Boeing 737 MAX Gets | Approval To Fly Passengers Again
WASHINGTON: The US Federal Aviation Administration today, November 18, issued an order that paves the way for the Boeing 737 MAX to return to commercial service.
The plane, the best-selling jet in Boeing’s fleet, was grounded in March 2019 after two fatal crashes that killed 346 people. It was discovered that a safety feature meant to stop the plane from climbing too fast and stalling had improperly forced the nose of the plane down, causing the crashes.
The FAA action is only the first step in allowing 59 airlines which own the 387 grounded planes to fly them as part of their schedule. The FAA said in a statement before any of the planes can be flown with passengers again, the necessary changes to the 737 Max identified in the approval process must be installed, the FAA must inspect the individual planes. The pilots must also complete additional training.
The order by administrator Steve Dickson followed a comprehensive and methodical safety review process that took 20 months to complete, said the statement. During that time, FAA employees worked diligently to identify and address the safety issues that played a role in the tragic loss of 346 lives aboard Lion Air Flight 610 and Ethiopian Airlines Flight 302, it said.
“Throughout our transparent process, we cooperated closely with our foreign counterparts on every aspect of the return to service. Additionally, Administrator Dickson personally took the recommended pilot training and piloted the Boeing 737 MAX, so he could experience the handling of the aircraft firsthand,” it said.
In addition to rescinding the order that grounded the aircraft, the FAA today published an Airworthiness Directive specifying design changes that must be made before the aircraft returns to service; issued a Continued Airworthiness Notification to the International Community (CANIC), and published the MAX training requirements. These actions do not allow the MAX to return immediately to the skies.
The FAA must approve 737 MAX pilot training program revisions for each US airline operating the MAX and will retain its authority to issue airworthiness certificates and export certificates of airworthiness for all new 737 MAX aircraft manufactured since the FAA issued the grounding order. Furthermore, airlines that have parked their MAX aircraft must take required maintenance steps to prepare them to fly again.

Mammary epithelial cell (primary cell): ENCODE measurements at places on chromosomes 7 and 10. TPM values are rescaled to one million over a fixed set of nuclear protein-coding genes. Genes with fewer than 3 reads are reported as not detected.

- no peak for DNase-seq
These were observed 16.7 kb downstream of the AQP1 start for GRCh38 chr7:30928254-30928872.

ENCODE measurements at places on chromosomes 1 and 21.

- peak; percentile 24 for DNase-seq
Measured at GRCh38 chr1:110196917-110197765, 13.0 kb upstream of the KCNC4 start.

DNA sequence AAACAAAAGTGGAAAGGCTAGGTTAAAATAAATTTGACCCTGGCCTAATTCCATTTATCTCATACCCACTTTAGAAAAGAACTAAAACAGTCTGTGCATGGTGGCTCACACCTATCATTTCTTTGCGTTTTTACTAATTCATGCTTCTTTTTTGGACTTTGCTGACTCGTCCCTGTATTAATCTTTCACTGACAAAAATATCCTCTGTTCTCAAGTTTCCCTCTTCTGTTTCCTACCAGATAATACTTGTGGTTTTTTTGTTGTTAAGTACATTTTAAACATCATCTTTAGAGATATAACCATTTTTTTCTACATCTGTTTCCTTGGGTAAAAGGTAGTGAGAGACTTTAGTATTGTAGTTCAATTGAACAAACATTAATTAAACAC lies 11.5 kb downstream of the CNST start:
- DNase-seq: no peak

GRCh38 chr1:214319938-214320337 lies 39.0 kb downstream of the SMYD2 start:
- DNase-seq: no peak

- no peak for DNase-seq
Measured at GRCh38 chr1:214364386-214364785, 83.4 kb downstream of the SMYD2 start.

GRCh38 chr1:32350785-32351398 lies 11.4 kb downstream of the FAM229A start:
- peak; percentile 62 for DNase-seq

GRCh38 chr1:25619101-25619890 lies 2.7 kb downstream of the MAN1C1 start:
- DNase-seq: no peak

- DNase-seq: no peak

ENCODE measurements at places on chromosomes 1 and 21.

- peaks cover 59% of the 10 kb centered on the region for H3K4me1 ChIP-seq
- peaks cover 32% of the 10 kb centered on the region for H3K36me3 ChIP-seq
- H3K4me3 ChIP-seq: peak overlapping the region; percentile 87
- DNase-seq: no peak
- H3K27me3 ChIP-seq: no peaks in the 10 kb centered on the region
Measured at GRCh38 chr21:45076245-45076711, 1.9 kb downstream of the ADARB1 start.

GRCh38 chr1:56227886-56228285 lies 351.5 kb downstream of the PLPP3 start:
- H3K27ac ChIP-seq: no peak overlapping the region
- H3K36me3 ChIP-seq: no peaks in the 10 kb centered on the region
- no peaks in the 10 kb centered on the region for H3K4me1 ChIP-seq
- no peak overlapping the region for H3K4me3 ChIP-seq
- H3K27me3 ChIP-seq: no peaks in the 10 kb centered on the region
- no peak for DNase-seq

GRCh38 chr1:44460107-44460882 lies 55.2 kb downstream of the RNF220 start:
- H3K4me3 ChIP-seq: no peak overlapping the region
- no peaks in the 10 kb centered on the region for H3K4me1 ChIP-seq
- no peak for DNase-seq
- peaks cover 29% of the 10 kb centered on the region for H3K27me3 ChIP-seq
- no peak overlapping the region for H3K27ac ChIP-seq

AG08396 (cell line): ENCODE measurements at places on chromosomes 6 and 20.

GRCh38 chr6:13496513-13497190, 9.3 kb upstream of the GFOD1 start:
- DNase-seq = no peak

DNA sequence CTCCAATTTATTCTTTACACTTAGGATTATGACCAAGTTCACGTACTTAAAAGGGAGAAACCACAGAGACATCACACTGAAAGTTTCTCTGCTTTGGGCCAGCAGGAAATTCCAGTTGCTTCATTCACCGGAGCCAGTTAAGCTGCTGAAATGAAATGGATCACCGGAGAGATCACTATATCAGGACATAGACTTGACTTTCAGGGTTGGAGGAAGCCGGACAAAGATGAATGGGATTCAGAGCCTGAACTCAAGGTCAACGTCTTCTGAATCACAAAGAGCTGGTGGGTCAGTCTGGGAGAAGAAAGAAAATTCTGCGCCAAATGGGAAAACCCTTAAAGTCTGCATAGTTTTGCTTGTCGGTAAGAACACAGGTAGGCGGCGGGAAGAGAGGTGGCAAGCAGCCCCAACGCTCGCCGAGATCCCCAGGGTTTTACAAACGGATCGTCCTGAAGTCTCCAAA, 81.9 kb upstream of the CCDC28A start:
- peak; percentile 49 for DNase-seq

The design and certification of this aircraft included an unprecedented level of collaborative and independent reviews by aviation authorities around the world. Those regulators have indicated that Boeing’s design changes, together with the changes to crew procedures and training enhancements, will give them the confidence to validate the aircraft as safe to fly in their respective countries and regions.
“Following the return to service, the FAA will continue to work closely with our foreign civil aviation partners to evaluate any potential additional enhancements for the aircraft. The agency also will conduct the same rigorous, continued operational safety oversight of the MAX that we provide for the entire US commercial fleet,” it said.
The process of approving the plane to carry passengers has stretched on far longer than originally expected and cost Boeing more than $20 billion, according to the company. Lost orders for the jet during that time could make it among the most expensive mistakes ever made by a company.
Reacting to the decison, David Calhoun, Chief Executive Officer of The Boeing Company, said: “We will never forget the lives lost in the two tragic accidents that led to the decision to suspend operations. These events and the lessons we have learned as a result have reshaped our company and further focused our attention on our core values of safety, quality and integrity.”
“The FAA’s directive is an important milestone,” said Stan Deal, President and Chief Executive Officer of Boeing Commercial Airplanes. “We will continue to work with regulators around the world and our customers to return the airplane back into service worldwide.”